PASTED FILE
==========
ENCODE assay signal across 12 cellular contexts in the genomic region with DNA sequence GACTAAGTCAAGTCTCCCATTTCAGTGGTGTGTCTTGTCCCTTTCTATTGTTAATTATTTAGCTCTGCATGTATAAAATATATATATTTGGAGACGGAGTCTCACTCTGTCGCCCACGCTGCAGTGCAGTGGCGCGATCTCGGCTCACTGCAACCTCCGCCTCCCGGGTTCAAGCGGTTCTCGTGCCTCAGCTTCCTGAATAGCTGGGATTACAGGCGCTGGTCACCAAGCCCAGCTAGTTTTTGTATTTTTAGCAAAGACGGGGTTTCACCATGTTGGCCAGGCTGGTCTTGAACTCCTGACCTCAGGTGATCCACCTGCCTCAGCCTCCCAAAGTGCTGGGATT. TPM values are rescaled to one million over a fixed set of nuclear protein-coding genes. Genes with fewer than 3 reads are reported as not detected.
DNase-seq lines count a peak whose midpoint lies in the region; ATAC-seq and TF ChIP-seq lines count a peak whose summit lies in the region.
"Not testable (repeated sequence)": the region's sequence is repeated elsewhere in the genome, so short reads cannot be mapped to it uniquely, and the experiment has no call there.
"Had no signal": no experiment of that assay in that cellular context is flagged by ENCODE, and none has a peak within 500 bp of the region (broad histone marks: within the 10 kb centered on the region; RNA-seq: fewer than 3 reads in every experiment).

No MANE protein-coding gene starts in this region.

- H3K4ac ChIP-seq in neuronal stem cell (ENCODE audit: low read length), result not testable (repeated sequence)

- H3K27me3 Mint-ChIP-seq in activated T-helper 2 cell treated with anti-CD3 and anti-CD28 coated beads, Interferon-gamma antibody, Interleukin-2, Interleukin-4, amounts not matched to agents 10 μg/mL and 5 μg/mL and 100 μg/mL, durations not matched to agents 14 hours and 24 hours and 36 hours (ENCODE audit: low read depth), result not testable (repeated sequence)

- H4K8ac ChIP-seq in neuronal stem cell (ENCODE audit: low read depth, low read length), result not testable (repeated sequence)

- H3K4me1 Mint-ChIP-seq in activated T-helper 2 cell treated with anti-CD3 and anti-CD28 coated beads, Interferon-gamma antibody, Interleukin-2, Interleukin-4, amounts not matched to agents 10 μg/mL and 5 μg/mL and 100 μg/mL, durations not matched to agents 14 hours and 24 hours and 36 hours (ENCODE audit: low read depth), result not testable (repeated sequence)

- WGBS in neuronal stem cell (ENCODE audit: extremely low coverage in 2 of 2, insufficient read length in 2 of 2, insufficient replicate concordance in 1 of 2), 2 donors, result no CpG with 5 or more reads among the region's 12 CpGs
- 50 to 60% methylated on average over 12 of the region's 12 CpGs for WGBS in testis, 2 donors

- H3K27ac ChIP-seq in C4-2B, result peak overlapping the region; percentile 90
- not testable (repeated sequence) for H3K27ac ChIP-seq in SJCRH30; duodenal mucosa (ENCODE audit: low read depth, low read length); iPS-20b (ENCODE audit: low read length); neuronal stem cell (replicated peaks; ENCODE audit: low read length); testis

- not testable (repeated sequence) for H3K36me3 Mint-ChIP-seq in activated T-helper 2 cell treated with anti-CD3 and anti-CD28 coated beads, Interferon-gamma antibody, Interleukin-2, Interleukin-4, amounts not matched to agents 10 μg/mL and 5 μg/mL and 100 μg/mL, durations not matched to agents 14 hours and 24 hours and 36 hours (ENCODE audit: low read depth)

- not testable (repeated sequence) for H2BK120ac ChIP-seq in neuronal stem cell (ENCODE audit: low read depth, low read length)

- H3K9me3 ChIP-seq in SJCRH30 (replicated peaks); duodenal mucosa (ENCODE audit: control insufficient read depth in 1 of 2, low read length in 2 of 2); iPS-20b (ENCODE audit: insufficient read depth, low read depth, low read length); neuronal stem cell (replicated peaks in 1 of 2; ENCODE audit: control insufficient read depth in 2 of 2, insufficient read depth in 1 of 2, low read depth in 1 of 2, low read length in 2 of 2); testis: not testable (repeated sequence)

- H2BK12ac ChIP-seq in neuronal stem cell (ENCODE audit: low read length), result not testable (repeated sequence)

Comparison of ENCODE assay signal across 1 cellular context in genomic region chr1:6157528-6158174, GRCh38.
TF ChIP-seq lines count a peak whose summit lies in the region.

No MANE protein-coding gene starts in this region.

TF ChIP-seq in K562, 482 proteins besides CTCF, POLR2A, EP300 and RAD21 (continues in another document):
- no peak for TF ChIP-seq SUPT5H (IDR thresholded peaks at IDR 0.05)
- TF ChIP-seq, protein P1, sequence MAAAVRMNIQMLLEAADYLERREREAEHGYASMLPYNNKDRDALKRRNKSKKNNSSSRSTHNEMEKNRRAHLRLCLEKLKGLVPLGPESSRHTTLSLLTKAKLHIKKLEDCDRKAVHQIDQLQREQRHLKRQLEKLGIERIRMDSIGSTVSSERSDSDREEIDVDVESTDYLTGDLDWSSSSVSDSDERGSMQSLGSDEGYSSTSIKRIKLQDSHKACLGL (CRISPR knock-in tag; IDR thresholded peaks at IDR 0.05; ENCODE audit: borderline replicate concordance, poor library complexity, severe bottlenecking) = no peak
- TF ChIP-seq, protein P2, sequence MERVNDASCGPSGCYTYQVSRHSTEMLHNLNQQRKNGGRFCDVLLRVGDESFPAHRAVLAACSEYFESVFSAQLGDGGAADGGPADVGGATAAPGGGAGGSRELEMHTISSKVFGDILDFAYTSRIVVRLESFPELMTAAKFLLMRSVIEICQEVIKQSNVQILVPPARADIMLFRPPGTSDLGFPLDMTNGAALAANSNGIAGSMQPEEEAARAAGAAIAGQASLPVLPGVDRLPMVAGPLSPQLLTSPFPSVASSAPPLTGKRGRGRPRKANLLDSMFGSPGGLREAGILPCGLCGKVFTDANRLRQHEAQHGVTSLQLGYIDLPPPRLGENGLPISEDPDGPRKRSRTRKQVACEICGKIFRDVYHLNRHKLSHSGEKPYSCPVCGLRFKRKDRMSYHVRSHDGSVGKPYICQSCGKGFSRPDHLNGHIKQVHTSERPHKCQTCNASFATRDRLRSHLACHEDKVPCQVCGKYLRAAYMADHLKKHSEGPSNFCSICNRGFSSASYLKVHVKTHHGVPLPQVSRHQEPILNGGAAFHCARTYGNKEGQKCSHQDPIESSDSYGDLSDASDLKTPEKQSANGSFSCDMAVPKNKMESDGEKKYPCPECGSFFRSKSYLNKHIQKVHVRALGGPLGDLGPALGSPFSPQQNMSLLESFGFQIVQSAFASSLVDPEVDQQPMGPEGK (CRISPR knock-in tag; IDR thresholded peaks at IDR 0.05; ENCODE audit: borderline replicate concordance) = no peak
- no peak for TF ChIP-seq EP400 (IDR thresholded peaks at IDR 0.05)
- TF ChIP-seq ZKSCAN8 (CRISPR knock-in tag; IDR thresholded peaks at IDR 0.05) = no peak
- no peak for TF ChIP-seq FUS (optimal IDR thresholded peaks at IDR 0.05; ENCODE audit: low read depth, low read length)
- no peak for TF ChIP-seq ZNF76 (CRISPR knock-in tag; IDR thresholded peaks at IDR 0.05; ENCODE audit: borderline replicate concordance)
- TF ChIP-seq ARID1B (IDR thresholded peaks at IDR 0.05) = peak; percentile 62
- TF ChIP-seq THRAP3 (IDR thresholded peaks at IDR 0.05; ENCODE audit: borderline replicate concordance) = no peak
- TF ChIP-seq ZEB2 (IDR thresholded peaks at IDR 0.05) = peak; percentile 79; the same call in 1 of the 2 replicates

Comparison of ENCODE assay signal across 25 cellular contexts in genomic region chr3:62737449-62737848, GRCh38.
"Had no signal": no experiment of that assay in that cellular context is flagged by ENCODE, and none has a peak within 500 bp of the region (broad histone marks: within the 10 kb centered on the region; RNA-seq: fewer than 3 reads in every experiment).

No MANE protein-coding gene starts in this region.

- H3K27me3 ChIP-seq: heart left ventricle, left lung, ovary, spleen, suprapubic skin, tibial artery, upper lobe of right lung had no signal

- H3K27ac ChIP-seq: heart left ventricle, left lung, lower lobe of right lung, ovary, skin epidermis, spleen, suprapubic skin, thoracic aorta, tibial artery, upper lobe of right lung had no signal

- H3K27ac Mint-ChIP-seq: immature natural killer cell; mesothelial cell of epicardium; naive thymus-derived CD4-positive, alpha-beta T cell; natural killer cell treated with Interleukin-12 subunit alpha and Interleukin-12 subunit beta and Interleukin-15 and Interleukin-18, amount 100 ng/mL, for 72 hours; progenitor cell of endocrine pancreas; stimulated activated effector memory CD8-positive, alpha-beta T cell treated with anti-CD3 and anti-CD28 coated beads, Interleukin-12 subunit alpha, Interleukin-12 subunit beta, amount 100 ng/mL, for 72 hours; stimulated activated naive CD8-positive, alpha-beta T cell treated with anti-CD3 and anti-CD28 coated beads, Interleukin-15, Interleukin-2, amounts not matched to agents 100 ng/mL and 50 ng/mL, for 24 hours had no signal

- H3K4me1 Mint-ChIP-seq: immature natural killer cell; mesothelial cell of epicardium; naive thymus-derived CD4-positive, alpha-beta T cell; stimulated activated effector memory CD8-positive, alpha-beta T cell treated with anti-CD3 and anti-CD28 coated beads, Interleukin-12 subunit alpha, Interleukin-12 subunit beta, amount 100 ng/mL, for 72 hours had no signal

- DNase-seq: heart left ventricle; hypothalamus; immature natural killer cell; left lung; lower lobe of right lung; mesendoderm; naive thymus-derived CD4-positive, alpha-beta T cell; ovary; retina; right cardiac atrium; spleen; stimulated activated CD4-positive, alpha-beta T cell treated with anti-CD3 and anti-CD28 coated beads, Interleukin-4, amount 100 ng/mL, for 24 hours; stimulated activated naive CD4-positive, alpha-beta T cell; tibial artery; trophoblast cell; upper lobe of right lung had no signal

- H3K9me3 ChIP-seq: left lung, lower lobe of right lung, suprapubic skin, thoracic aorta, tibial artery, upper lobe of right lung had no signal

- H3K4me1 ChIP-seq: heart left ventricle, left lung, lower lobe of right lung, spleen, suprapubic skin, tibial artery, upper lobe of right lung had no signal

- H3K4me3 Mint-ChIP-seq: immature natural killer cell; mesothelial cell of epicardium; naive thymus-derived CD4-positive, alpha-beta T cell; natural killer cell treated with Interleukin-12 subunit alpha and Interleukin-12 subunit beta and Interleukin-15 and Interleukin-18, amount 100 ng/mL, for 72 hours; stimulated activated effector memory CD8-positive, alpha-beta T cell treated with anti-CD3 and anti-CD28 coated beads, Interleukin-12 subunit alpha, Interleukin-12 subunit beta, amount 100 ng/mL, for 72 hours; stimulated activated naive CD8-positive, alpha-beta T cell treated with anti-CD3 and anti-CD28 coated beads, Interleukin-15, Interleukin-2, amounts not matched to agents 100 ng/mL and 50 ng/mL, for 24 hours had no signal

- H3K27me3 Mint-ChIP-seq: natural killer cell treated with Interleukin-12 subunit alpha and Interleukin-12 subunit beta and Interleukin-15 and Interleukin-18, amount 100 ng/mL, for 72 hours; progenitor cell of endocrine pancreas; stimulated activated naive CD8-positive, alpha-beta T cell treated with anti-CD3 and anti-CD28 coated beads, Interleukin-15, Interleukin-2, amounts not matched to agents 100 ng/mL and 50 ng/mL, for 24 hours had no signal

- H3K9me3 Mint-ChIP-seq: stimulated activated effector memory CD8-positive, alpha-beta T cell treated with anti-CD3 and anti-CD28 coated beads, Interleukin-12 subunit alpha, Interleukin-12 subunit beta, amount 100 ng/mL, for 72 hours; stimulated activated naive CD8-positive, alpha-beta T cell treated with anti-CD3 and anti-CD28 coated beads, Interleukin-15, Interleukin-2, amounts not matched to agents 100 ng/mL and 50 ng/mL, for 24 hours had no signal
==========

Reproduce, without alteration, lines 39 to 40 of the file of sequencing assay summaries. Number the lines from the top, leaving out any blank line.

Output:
- DNase-seq: heart left ventricle; hypothalamus; immature natural killer cell; left lung; lower lobe of right lung; mesendoderm; naive thymus-derived CD4-positive, alpha-beta T cell; ovary; retina; right cardiac atrium; spleen; stimulated activated CD4-positive, alpha-beta T cell treated with anti-CD3 and anti-CD28 coated beads, Interleukin-4, amount 100 ng/mL, for 24 hours; stimulated activated naive CD4-positive, alpha-beta T cell; tibial artery; trophoblast cell; upper lobe of right lung had no signal

- H3K9me3 ChIP-seq: left lung, lower lobe of right lung, suprapubic skin, thoracic aorta, tibial artery, upper lobe of right lung had no signal